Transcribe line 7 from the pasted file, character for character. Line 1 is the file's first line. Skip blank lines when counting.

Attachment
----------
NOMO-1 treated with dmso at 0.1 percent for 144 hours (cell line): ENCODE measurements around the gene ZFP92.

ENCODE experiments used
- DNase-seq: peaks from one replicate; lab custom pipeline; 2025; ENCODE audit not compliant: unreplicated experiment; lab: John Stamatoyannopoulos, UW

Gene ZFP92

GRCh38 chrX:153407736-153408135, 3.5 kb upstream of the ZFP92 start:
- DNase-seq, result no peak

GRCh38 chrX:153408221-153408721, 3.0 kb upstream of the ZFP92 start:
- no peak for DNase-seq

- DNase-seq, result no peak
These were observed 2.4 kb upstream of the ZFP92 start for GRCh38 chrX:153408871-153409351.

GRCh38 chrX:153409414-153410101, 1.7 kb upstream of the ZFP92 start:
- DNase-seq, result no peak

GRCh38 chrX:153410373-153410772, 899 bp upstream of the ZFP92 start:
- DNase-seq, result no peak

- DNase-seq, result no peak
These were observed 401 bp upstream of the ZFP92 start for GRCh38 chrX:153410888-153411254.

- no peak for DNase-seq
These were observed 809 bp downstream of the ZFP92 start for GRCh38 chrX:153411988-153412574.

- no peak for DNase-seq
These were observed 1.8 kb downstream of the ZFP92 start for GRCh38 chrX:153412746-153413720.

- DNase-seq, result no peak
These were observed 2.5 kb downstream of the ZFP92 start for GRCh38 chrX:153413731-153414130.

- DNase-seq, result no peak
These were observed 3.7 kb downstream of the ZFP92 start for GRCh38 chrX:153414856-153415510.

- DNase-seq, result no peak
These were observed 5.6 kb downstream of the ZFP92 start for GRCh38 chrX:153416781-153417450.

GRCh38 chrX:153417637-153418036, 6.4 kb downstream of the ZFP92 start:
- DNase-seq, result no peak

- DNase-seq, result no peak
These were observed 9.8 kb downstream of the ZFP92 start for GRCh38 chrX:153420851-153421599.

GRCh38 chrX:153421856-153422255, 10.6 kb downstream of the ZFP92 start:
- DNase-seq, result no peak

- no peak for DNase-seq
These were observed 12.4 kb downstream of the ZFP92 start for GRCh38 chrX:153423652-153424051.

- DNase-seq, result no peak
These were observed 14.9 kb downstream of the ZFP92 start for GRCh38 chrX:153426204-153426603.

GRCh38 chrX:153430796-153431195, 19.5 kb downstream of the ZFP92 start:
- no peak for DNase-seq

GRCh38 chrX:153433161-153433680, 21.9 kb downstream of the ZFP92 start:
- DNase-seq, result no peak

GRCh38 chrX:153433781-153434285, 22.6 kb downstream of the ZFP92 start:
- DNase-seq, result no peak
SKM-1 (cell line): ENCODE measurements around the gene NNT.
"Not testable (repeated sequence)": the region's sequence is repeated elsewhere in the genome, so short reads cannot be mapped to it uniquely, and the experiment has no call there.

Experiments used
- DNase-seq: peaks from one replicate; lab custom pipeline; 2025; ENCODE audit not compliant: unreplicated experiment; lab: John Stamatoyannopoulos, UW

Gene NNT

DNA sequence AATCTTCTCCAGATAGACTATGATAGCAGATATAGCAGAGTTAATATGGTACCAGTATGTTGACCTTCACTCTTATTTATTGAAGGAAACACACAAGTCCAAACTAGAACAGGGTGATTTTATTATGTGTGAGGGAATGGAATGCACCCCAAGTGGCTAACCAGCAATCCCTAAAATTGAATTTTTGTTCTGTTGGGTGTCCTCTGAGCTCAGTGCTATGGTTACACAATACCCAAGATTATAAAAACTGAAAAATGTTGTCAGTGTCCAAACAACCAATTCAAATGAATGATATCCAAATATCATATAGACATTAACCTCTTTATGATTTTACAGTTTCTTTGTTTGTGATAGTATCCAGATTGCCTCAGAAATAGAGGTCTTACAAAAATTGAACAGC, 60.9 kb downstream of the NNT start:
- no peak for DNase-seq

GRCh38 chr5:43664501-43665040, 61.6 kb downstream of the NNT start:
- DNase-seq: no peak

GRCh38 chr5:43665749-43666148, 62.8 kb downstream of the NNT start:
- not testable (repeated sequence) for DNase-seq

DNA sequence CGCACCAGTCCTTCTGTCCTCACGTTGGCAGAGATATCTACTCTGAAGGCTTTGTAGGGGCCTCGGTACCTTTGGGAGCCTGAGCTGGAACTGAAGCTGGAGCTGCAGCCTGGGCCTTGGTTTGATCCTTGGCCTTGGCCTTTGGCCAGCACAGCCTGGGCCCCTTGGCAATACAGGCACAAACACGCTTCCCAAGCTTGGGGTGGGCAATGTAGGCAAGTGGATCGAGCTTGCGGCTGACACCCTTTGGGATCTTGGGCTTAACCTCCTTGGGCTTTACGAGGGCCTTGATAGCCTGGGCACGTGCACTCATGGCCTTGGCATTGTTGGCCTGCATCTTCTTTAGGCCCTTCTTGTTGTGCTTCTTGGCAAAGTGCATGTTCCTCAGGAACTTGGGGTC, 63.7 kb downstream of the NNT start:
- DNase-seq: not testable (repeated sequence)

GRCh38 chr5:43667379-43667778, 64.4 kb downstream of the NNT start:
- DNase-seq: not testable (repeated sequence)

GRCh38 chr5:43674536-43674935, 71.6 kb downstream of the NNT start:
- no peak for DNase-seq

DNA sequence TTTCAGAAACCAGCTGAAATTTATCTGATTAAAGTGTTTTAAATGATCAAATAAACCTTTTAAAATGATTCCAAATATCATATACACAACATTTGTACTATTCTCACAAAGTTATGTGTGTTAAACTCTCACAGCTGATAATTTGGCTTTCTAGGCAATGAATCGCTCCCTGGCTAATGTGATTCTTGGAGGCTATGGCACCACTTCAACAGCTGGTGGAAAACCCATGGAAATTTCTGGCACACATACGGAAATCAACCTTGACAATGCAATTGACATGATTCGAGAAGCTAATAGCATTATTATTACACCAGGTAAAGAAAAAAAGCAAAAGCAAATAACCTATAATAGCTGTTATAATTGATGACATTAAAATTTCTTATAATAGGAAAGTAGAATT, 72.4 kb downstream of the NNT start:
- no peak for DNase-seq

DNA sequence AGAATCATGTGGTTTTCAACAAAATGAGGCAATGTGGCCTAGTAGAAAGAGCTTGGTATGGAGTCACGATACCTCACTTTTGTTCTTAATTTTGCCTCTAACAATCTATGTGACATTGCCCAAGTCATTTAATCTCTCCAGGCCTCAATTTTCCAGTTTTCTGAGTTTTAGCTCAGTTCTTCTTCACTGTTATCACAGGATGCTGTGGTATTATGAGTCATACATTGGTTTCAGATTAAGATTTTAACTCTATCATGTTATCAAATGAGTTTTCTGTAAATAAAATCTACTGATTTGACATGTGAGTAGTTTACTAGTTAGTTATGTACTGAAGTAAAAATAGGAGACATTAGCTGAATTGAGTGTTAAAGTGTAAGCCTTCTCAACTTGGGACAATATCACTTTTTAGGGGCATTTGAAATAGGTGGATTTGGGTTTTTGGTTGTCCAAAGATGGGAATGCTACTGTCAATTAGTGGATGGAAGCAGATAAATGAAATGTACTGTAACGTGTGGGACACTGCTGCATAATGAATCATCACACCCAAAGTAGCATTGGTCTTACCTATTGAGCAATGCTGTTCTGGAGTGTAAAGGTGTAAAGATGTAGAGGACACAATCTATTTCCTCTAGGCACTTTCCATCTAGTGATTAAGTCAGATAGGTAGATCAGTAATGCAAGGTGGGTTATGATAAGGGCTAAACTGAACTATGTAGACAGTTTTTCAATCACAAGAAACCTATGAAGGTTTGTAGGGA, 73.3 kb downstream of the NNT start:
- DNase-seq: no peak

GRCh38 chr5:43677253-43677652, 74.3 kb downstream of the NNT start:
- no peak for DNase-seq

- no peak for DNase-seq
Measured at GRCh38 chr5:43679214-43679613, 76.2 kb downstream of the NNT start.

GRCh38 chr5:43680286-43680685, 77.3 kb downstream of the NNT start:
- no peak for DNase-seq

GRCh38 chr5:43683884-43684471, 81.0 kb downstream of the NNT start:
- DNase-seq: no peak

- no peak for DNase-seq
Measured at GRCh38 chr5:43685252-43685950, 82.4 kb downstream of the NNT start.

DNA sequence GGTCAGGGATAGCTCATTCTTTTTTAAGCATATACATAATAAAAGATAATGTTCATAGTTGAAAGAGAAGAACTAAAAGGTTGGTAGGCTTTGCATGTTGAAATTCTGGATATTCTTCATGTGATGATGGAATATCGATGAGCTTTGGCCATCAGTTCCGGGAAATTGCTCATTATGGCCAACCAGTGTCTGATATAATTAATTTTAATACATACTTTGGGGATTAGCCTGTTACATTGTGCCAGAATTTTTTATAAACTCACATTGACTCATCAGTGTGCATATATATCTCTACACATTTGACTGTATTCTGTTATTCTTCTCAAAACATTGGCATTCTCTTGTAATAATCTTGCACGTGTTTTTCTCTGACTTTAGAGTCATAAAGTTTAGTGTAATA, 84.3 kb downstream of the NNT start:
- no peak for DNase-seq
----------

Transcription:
GRCh38 chrX:153408221-153408721, 3.0 kb upstream of the ZFP92 start: